What is SquirrelWaffle?


Executive Summary

SquirrelWaffle is known as a dropper malware, where it would be used to download additional and potentially more destructive malware onto the system. Extra efforts have been made by the threat actors to keep it hidden and difficult to analyse.

It would spread through the use of malicious attachments of Microsoft Office documents in phishing emails. So far, it appears that macro-enabled Microsoft Word or Excel documents are the preferred methods for delivering this malware.

The dropped payload is a PE DLL that is executed using either rundll32.exe or regsvr32.exe.

The dropper looks to install a second-stage malware, this would usually be Cobalt Strike and Qakbot (Qbot). The infection chain can begin with an email reply chain attack, where the threat actor will look to send the malicious email from a hijacked account belonging to one of the participants. As the attacker has access to the whole thread, their message can be tailored to the context of the conversation, thus making it seem more legitimate and potentially resulting in the recipient downloading the package.

This shares similarities with Emotet, as this campaign also focuses on email reply chain attacks. SquirrelWaffle is the first stage loader, which is often delivered via phishing emails that contain malicious MS Word or Excel documents. These contain macros that execute PowerShell to retrieve and launch the SquirrelWaffle payload. On each execution, the payload written to the disk has a unique hash meaning no two runs of the same malicious document will produce the same SquirrelWaffle payloads.

Once infected, SquirrelWaffle can download a Cobalt Strike payload that has a .txt extension and executes a function called WinExec. The other payload that could be downloaded is Qbot, which if infected, will attempt to extract email data from the host.

The malware will attempt to communicate with a C2 over HTTP POST requests that contain obfuscated data, this is obfuscated by XOR and encoded in Base64. The data sent to the C2 will include:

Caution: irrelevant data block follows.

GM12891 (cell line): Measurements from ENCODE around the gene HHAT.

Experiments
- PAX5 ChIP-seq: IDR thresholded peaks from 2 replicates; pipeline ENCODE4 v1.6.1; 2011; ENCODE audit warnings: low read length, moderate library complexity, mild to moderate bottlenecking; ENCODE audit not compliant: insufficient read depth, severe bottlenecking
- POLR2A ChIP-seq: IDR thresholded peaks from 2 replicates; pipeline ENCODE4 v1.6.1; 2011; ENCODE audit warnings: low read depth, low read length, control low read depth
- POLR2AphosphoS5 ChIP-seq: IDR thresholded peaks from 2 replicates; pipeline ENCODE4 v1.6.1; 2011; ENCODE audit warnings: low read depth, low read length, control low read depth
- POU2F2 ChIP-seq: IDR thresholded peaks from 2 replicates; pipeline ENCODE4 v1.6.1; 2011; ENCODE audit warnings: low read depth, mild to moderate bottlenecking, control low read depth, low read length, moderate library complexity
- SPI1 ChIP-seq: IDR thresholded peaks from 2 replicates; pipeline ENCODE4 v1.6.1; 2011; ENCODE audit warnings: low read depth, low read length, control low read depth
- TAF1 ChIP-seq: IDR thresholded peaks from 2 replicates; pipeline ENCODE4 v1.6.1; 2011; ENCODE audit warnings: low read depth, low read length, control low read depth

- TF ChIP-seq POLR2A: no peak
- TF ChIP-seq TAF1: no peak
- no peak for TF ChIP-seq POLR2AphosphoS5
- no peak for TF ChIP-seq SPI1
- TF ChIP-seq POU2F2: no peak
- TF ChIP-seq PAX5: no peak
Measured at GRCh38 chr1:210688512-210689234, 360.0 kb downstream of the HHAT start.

• %APPDATA% configuration

• The hostname of the system

• The username of the victim

• The Workstation configuration of the system

This data would be retrieved through getenv, GetComputerNameW, GetUserNameW, and NetWkstaGetInfo(), and the C2 server can be used as a channel to deliver secondary payloads.


Educate staff on phishing emails. This is the main attack vector for SquirrelWaffle, so educating staff on phishing emails, their common indicators and what to do with attachments can help in reducing the risk of a breach occurring through this vector.

If there’s not one in place, consider creating a policy on how to handle phishing emails. Specify that all suspicious emails should be reported to the security and/or IT departments.

Disable all macros, except those that are digitally signed. This will display a security notification for macros that were developed by a certified publisher, allowing one to decide whether to enable or disable them.

Patch MS Exchange Servers and keep them up to date. SquirrelWaffle has been known to exploit ProxyShell and ProxyLogon vulnerabilities in Microsoft Exchange Servers, so keeping them up to date can reduce the risk of these vulnerabilities being exploited.

What CSA monitor?

Since the emergence of the threat, CSA have been identifying possible detection rules for SquirrelWaffle activity and have implemented rules to detect the execution of macro-enabled office documents. This allows the initial stages of the infection to be detected where the loader attempts to install the second stage Cobalt Strike or Qakbot payloads. This will also provide coverage against other malicious actors where phishing with malicious documents is commonplace.

In addition to this, CSA's threat intelligence capabilities are regularly updated to detect known domains, IP addresses or file hashes, which may be seen across the environment and alert analysts to the presence of malicious artefacts, network traffic or processes for further investigation.

For customers using on-premise Microsoft Exchange servers, CSA have detections in place to monitor unusual Exchange activity and indicators of both ProxyShell and ProxyLogon exploitation to alert the client to their server being used as a potential distribution method.

On top of this, the proactive threat hunting and research undertaken by CSA analysts seeks to identify and create detection rules for emerging threats to maintain visibility across the threat landscape.

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